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Living as I do in snakebite country, and 110 miles from a hospital with antivenom, I am always grateful for the airlift system - which is put to use roughly 3 or 4 times per year- and am painfully aware of what life here would be like if one had to rely on the overland route.

About the 9/11 reference- blaming the plane in that incident is rather like blaming the car of a drunk driver for the ensuing accident. The natives of Halifax, Texas City, Port Chicago, CAN attest to what a single shipping accident can wreak, having suffered damage far beyond anything ever inflicted by a non-bomb carrying aircraft.

Concerning the decision to fly, Jerry, your parents were wise. The two Italian flagships at the time took 8 or 9 days to make the NYC/ Genoa crossing, and Leonardo Da Vinci took longer. Assuming a generous 3 week vacation, and allowing for 16-20 days of travel time, that would have left you with between 1 and 5 days to actually see Italy.
 

Jerry Nuovo

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I also want to say that it is just not my airline experience in 1970 that I don't want to fly again.It is also the fear of a plane crash which I do admit scares the hell out of me.It was years after my family's trip to Italy when I heard news report after news report of plane crashes and the deaths of hundreds of people in these plane crashes that then I started to fear airline travel.And I've had this fear long before 9-11-01.And I also want to fair and I do not blame the airline industry for the acts of the scumbag terrorists on 9-11-01.As I have said on my previous message that if you want to fly that is your choice and I am not trying to talk you out of it.It is my choice that I choose not to fly.As for overland travel there is still something called a train or even a bus.And next April I will do a Trans-Atlantic crossing aboard the Queen Mary 2.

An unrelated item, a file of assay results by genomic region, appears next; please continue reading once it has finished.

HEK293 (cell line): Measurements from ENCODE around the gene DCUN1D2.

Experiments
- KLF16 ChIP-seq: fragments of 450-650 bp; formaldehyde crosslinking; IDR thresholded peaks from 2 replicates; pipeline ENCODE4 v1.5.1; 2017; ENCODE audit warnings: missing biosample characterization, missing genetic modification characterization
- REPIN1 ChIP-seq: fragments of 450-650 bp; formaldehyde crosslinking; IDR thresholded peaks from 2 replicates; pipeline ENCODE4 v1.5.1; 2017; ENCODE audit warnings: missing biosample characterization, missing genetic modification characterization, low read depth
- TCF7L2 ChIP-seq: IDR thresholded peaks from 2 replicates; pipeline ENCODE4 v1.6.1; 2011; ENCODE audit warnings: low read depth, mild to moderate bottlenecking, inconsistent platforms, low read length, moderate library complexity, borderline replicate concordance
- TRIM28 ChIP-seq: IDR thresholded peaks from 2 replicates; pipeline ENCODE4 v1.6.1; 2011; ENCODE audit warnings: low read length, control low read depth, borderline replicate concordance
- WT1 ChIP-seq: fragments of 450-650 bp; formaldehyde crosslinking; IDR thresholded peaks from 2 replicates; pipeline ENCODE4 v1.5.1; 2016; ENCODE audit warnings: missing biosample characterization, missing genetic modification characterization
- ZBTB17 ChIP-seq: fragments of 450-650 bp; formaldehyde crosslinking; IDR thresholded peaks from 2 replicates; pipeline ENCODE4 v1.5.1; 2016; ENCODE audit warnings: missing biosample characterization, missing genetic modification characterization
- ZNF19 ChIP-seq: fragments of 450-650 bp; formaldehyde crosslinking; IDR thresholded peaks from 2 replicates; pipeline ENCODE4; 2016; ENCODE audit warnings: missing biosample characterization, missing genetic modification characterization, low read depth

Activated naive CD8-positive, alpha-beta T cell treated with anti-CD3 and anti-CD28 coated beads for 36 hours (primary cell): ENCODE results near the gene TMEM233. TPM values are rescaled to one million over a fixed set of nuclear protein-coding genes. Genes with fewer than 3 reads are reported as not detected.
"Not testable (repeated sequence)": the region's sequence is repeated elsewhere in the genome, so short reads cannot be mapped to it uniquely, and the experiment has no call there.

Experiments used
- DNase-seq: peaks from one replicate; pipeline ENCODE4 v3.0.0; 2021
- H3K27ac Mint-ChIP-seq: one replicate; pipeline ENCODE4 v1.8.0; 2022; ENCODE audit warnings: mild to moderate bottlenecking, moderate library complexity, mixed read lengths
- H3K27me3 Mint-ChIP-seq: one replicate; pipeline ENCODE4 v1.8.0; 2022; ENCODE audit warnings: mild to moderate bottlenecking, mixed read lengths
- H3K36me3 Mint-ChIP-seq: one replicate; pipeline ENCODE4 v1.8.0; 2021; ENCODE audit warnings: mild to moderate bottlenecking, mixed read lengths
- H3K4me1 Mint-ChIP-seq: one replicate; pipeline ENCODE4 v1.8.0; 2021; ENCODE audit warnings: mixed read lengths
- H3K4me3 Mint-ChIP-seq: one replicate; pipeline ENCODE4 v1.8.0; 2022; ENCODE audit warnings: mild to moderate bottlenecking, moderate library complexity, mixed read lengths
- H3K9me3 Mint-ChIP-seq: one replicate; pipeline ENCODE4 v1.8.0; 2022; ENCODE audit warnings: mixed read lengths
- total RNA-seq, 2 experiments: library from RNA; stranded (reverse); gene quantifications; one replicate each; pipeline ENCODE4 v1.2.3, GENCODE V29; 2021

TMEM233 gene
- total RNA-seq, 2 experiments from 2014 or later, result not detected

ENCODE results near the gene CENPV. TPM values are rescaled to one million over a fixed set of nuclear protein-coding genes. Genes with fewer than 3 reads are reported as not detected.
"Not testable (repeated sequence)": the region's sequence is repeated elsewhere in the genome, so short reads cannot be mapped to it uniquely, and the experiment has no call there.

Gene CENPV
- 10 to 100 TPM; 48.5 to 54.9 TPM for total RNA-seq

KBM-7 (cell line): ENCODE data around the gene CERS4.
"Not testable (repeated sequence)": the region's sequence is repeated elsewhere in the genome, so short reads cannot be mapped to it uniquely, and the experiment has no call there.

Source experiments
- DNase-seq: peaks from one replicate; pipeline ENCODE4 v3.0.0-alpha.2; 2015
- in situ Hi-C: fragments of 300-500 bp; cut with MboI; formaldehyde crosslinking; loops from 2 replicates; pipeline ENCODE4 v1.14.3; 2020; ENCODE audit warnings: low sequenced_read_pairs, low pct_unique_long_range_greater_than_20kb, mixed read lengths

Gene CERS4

Dec 2, 2000
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>>As for overland travel there is still something called a train or even a bus.<<

Yes there is. Unfortunately, I'm not so patient that I want to spend several days traveling from point A to point B. I want to get there as quickly as I can to make the most of whatever time I have.

But that's just me.

Your milage may vary...
 

Inger Sheil

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quote:

I also want to say that it is just not my airline experience in 1970 that I don't want to fly again.It is also the fear of a plane crash which I do admit scares the hell out of me.It was years after my family's trip to Italy when I heard news report after news report of plane crashes and the deaths of hundreds of people in these plane crashes that then I started to fear airline travel.
Out of curiousity, do you likewise avoid cars for fear of car crashes? They don't make for sensational headlines like plane crashes do, precisely because they are so common, but they killed 42,815 and injured around 2,926,000 in the US alone in 2002.​